Commentary

Adam Greenberg eyes MLB comeback

Originally Published: August 26, 2010
By Matt Lindner | Special to Page 2

Adam Greenberg's major league career wasn't supposed to begin -- or end -- like this.

And he certainly wasn't supposed to be the answer to a trivia question.

His career wasn't supposed to end on the first pitch he faced as a pinch hitter for the Chicago Cubs in a midseason game. Not with the crowd sitting hushed, watching as he lay on the ground in a heap with trainers hovering over him.

"It may have been a dream come true," he said, "but my dream wasn't just to stand in the box and get hit by a pitch, it was to do whatever I could to help an organization win."

Adam Greenberg
AP Photo/Steve MitchellAs a Cubs rookie in 2005, Adam Greenberg was helped off the field after being hit by a pitch in his only major league at-bat.

Instead, Greenberg is one of only two players, along with Philadelphia's Fred Van Dusen in 1955, to be hit by a pitch in their only big league at-bat without ever taking the field.

Five years after debuting with the Cubs on July 9, 2005, at Miami's Pro Player Stadium, Greenberg is fighting for a second chance. He's bounced around the minors for five years and is playing for the Bridgeport (Conn.) Bluefish.

He does not want that scene in Miami to define his career.

After being called up from Double-A West Tennessee in 2005, then-Cubs manager Dusty Baker summoned Greenberg to hit in the ninth. Pitcher Valerio de los Santos uncorked a 92 mph heater headed straight for Greenberg's head. He had only tenths of a second to react.

He turned just enough so that the pitch caught him flush against the back of his head.

"Fortunately, I at least got out of the way enough to stay alive," he said.

The end result was a mild concussion, but the after effects lasted several years. In the immediate aftermath, he battled headaches and vertigo.

"I had a lot of work that I had to do physically and emotionally to get over that," he said. "I had developed some bad habits. I was just pulling out a little bit not because I was scared but because it was my mind taking over."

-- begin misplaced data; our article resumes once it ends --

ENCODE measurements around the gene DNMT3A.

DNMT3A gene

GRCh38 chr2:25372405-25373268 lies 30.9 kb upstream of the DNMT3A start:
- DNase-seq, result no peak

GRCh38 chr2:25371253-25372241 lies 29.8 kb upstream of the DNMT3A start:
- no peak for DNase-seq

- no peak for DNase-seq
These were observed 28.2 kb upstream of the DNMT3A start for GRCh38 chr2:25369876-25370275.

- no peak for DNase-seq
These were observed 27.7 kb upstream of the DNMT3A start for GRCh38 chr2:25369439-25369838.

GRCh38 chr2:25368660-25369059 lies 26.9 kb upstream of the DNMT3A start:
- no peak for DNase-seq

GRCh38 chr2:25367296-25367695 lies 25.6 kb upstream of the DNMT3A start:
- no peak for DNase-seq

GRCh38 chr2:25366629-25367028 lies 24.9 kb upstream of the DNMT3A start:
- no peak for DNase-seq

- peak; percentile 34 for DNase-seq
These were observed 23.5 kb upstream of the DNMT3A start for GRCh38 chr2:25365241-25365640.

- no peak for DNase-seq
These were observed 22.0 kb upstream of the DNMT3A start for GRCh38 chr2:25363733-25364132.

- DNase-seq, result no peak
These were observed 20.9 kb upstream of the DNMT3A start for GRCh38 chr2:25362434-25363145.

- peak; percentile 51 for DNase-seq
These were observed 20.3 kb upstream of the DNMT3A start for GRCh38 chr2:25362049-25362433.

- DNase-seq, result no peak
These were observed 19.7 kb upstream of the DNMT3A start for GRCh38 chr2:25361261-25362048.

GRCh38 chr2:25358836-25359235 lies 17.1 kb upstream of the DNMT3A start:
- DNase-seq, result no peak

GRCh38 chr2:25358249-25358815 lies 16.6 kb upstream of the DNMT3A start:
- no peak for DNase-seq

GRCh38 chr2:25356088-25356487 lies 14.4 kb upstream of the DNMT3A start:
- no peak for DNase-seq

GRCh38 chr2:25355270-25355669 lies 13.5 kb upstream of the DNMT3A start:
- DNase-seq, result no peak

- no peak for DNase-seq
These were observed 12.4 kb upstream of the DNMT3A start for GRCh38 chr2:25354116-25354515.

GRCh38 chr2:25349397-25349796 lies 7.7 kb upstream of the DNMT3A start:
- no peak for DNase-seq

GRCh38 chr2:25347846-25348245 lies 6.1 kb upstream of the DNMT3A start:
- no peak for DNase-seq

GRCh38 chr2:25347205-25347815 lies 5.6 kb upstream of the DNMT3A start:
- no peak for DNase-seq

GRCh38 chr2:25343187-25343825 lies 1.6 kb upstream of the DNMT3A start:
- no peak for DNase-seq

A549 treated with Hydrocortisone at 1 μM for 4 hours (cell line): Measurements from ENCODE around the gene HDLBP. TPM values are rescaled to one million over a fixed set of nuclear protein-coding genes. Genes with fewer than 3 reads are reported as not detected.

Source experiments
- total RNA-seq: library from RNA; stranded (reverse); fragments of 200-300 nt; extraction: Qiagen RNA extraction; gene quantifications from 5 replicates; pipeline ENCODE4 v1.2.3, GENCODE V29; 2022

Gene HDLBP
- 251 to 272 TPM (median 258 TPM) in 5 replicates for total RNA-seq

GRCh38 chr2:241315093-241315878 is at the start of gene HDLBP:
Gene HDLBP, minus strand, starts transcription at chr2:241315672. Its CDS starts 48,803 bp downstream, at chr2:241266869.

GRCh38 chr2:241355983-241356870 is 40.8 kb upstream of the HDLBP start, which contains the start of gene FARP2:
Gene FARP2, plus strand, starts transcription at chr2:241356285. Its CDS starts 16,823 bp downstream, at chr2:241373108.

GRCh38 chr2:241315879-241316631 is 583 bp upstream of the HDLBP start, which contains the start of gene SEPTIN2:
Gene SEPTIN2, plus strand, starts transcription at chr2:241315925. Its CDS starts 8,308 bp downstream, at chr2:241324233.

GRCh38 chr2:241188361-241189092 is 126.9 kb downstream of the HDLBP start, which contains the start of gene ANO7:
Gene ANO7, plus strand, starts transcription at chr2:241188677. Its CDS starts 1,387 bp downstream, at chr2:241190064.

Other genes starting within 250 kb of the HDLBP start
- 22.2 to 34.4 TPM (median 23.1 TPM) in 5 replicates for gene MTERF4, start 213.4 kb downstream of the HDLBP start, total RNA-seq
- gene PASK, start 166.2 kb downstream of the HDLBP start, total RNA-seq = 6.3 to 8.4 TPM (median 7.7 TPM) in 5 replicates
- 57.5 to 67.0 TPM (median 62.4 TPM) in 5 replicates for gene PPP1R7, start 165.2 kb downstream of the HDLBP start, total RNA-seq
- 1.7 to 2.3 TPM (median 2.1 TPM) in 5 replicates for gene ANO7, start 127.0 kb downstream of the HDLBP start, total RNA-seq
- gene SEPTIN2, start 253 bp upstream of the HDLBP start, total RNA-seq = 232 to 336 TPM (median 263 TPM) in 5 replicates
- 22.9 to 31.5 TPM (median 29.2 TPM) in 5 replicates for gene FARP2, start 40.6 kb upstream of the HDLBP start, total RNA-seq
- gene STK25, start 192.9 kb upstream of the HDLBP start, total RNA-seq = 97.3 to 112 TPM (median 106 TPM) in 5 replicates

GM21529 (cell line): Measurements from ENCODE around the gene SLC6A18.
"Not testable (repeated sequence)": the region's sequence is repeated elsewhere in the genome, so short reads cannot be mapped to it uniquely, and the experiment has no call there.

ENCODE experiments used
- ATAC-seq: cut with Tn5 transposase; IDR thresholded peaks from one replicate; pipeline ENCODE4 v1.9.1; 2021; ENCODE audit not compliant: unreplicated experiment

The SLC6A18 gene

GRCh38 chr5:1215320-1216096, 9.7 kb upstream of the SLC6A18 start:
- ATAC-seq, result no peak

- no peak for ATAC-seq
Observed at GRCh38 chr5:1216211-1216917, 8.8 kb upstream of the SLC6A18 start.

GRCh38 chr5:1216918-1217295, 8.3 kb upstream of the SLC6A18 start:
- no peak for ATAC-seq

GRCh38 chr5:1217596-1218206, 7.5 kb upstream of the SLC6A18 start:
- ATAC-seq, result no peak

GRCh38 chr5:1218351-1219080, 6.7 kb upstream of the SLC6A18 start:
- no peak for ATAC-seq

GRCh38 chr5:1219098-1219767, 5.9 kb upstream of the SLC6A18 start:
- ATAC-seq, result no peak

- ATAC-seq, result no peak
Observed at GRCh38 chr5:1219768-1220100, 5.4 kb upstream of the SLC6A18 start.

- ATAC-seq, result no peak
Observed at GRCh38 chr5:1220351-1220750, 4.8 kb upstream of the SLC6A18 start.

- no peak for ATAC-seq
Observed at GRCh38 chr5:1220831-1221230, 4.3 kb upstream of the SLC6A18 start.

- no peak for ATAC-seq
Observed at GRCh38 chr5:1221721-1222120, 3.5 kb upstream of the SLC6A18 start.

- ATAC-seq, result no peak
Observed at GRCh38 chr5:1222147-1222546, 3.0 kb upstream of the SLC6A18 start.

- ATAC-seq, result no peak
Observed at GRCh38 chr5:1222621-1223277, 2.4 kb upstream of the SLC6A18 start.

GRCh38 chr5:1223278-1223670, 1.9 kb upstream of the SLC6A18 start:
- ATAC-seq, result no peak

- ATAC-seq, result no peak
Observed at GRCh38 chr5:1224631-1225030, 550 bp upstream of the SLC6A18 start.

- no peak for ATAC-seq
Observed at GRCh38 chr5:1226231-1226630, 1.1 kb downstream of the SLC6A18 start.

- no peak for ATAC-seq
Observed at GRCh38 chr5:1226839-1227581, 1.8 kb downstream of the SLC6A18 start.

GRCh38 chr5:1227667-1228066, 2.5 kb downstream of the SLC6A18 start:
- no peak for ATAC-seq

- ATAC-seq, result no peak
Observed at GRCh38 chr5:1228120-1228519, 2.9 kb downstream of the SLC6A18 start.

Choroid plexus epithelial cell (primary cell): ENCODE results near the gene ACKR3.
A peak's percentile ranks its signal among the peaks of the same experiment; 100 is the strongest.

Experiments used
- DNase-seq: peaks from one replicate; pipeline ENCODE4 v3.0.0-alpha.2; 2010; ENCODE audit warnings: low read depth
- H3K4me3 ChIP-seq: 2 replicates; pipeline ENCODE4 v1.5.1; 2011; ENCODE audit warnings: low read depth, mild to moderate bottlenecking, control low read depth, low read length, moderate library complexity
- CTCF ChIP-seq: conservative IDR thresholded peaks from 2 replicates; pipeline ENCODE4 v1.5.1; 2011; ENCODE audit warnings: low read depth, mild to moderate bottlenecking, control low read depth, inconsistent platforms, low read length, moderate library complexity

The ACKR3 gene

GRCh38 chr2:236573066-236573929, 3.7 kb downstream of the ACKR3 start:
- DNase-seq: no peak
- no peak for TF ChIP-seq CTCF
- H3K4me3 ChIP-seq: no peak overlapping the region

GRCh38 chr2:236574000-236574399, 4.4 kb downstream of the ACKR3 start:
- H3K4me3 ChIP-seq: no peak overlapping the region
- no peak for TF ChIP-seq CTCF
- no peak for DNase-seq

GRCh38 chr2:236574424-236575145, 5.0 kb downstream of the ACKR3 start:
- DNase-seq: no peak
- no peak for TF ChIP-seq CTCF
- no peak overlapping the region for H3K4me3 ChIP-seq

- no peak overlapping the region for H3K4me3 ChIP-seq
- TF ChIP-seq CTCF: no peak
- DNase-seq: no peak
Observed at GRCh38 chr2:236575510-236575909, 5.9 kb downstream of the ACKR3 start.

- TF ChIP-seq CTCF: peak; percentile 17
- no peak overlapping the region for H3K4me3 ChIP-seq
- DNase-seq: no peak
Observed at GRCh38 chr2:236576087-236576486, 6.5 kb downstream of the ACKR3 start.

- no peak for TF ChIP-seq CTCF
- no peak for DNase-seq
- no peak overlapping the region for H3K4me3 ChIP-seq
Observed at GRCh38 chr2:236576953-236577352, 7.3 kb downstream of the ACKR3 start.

It's a moment that would change both men's careers forever.

De los Santos was one of the game's most effective left-handed relievers. He brought a 1.35 ERA into that game but fell apart afterward and now pitches for Uni-President 7-Eleven Lions in Taiwan.

"He didn't do it on purpose," Greenberg said. "It was just a freak thing. It affected his career about as much as it affected mine."

Baker, of all people, invited Greenberg to spring training with the Cincinnati Reds last season, but Greenberg was cut before the roster was set. Now he is in the independent Atlantic League, alongside former big leaguers like Antonio Alfonseca and Dan Serafini. He's also a partner in ActsLike LLC, a social networking company based on an advertising suite.

While Greenberg said he doesn't feel any physical symptoms from the beaning, his manager at Bridgeport, former big leaguer Willie Upshaw, still sees signs of it.

"In his first movement as a hitter to get ready to hit, sometimes it messes up his swing," Upshaw said. "His first movement is a little bit passive, not going toward the hitting zone."

Defensively, Upshaw said Greenberg is still sharp.

"His defense is great; his arm is strong; base running is exceptional," Upshaw said. "His eye is good … it's just finding the consistent approach to get ready to hit."

As for remaining the answer to a trivia question, Greenberg's not interested.

"I'm not over the hill," he said, "I'm only 29 and I've still got plenty of years left if I choose to."

Matthew Lindner is a freelance writer for Sports Media Exchange, a national freelance writing network.

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